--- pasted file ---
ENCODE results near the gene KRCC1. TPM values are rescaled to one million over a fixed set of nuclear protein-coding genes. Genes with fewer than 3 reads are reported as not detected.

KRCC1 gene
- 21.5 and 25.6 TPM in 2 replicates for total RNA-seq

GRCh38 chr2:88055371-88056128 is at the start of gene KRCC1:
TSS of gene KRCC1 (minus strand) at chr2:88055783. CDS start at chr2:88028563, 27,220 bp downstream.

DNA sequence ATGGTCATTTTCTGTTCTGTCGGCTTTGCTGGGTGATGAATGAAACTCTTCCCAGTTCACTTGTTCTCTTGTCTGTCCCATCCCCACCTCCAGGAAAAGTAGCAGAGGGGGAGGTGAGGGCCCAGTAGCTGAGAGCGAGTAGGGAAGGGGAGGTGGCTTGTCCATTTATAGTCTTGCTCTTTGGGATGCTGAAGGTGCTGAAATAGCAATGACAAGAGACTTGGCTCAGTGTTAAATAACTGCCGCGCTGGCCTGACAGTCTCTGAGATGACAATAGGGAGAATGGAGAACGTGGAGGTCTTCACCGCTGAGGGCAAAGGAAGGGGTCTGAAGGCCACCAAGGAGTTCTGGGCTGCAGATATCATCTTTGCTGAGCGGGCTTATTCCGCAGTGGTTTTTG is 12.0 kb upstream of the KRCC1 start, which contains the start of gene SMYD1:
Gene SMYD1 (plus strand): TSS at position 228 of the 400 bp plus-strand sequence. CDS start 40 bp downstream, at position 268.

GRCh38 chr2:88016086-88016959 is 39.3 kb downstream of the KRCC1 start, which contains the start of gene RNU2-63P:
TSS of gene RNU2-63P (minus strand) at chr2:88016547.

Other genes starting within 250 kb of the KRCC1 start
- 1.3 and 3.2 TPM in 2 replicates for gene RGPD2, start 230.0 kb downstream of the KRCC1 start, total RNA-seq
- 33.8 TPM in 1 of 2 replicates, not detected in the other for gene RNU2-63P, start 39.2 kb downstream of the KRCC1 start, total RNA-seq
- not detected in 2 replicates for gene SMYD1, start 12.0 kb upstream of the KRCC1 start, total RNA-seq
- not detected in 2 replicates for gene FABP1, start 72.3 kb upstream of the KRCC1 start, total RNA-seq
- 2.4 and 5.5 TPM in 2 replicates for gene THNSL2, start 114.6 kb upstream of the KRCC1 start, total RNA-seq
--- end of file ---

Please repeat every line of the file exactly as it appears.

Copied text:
ENCODE results near the gene KRCC1. TPM values are rescaled to one million over a fixed set of nuclear protein-coding genes. Genes with fewer than 3 reads are reported as not detected.

KRCC1 gene
- 21.5 and 25.6 TPM in 2 replicates for total RNA-seq

GRCh38 chr2:88055371-88056128 is at the start of gene KRCC1:
TSS of gene KRCC1 (minus strand) at chr2:88055783. CDS start at chr2:88028563, 27,220 bp downstream.

DNA sequence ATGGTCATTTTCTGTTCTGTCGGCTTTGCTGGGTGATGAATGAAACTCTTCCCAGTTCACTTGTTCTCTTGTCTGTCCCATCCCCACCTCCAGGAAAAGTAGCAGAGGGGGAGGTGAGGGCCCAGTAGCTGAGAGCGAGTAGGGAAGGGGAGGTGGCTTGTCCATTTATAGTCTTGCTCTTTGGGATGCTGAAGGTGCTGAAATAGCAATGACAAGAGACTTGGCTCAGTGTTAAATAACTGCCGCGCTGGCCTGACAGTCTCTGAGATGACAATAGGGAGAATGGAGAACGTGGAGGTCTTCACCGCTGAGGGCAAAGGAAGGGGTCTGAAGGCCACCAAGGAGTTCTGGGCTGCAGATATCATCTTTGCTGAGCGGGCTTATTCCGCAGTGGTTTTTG is 12.0 kb upstream of the KRCC1 start, which contains the start of gene SMYD1:
Gene SMYD1 (plus strand): TSS at position 228 of the 400 bp plus-strand sequence. CDS start 40 bp downstream, at position 268.

GRCh38 chr2:88016086-88016959 is 39.3 kb downstream of the KRCC1 start, which contains the start of gene RNU2-63P:
TSS of gene RNU2-63P (minus strand) at chr2:88016547.

Other genes starting within 250 kb of the KRCC1 start
- 1.3 and 3.2 TPM in 2 replicates for gene RGPD2, start 230.0 kb downstream of the KRCC1 start, total RNA-seq
- 33.8 TPM in 1 of 2 replicates, not detected in the other for gene RNU2-63P, start 39.2 kb downstream of the KRCC1 start, total RNA-seq
- not detected in 2 replicates for gene SMYD1, start 12.0 kb upstream of the KRCC1 start, total RNA-seq
- not detected in 2 replicates for gene FABP1, start 72.3 kb upstream of the KRCC1 start, total RNA-seq
- 2.4 and 5.5 TPM in 2 replicates for gene THNSL2, start 114.6 kb upstream of the KRCC1 start, total RNA-seq